Directed by Thomas Kail
Streaming via Disney+
Reviewed by Len Power 4 July 2020
‘Hamilton’, the musical with book, music and lyrics by Lin-Manuel Miranda was inspired by the 2004 biography ‘Alexander Hamilton’ by Ron Chernow. It opened on Broadway in 2015 to great critical and audience acclaim, winning 11 Tony Awards and the Pulitzer Prize for drama. Since then it’s become a ‘must-see’ phenomenon and is due to be staged here in Australia in 2021.
The Broadway production with its original cast was filmed live on stage in 2016 for an expected theatrical release in 2021. However, the Disney + streaming platform reportedly paid $75 million dollars for the rights to show it world-wide from the 4th of July this year.
It tells the story of American Founding Father, Alexander Hamilton. He’s pushy and abrasive which is OK because he’s just following the American Dream and, when he gets shot dead at the end of the show, we’re meant to feel sorry that his dream was shattered.
The music of the show draws heavily from hip hop, as well as R&B, pop, soul, and traditional-style show tunes. It also casts non-white actors as the Founding Fathers and other historical figures. This gives the show an added interest but it’s hardly revolutionary. Anachronistic music scores are not new and colour-blind casting has rightly been around for a while now.
It’s superbly performed by the large cast, all of whom sing the very tricky score extremely well. The direction by Thomas Kail keeps it all fast moving and it looks terrific – colourful and full of life. The lighting plot is extraordinary, creating fast changes in atmosphere and mood. There is constant choreography in the background by accomplished dancers that adds to the energetic feel and excitement of the show.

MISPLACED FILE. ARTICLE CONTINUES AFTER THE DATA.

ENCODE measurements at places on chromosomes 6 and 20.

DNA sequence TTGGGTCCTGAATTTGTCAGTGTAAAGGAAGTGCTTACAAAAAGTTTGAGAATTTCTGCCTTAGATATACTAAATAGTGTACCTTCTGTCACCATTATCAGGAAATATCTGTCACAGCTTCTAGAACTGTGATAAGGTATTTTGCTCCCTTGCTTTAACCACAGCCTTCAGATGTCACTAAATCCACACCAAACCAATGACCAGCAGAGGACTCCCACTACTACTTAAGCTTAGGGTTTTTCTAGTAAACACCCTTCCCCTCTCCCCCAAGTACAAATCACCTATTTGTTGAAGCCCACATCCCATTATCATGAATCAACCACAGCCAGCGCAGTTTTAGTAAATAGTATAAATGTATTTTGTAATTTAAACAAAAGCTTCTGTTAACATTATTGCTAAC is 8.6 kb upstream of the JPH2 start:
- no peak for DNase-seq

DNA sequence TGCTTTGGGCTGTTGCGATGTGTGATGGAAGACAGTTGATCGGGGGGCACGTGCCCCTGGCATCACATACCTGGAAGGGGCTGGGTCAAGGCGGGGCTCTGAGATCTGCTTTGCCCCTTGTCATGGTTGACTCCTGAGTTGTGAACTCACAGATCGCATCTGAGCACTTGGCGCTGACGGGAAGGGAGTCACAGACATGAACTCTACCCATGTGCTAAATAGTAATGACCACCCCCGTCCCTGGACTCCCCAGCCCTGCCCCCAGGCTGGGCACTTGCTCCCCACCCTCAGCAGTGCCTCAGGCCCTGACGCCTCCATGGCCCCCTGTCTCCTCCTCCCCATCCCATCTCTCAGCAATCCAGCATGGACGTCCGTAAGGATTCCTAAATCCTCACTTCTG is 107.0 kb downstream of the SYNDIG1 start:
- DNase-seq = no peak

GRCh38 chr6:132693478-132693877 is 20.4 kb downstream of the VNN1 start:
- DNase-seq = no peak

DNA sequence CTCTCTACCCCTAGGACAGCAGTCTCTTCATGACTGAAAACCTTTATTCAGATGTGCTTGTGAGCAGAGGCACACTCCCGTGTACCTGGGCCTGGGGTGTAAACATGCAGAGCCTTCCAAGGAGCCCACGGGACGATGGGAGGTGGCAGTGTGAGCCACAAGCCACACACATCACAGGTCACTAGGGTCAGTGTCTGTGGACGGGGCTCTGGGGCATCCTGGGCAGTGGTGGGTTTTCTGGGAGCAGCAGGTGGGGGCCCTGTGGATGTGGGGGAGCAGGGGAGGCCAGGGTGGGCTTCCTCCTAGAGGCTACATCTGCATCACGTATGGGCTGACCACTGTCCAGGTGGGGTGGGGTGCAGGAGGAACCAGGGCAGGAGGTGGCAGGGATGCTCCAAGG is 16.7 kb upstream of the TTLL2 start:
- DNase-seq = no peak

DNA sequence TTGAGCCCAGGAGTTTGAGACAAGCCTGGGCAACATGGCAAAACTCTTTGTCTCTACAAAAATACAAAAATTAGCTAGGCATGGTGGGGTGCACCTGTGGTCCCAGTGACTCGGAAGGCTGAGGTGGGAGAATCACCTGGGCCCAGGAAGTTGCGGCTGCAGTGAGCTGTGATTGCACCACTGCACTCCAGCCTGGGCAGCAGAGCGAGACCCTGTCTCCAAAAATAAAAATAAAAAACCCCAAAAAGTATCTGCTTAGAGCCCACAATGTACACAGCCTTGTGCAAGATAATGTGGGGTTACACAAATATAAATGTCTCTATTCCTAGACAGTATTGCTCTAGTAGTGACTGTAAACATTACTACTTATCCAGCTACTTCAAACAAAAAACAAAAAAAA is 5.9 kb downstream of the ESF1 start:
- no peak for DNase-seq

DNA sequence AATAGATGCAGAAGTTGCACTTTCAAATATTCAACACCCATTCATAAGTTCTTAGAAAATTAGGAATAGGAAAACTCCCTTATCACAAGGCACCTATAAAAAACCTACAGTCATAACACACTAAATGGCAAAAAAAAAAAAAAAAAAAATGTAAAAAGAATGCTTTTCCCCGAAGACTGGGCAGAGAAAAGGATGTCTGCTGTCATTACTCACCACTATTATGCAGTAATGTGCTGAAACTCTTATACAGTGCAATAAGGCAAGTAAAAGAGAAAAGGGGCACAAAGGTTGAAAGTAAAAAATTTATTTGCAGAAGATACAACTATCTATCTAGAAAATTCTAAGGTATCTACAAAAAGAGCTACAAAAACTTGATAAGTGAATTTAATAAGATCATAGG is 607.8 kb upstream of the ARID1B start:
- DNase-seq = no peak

The lyrics are especially smart and incisive. Not a big fan of hip-hop, I found that aspect of the music repetitive and wearying, especially in the second act. Occasional flashes of harmony and various changes in music styles were a welcome relief.
If you are not familiar with this period of American history, it can be confusing to keep track of many of the characters being played by non-white actors. I can understand Americans finding the subject matter enthralling as it celebrates their own history but I wonder how interesting it will really be for Australians and others around the world.
There has been a vast improvement over recent years filming live shows for broadcast on television. The filming and editing of ‘Hamilton’ is excellent.
Len Power’s reviews
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‘Theatre of Power’, a regular podcast on Canberra’s performing arts scene with Len Power, can be heard on Spotify, ITunes and other selected platforms or at https://player.whooshkaa.com/shows/theatre-of-power.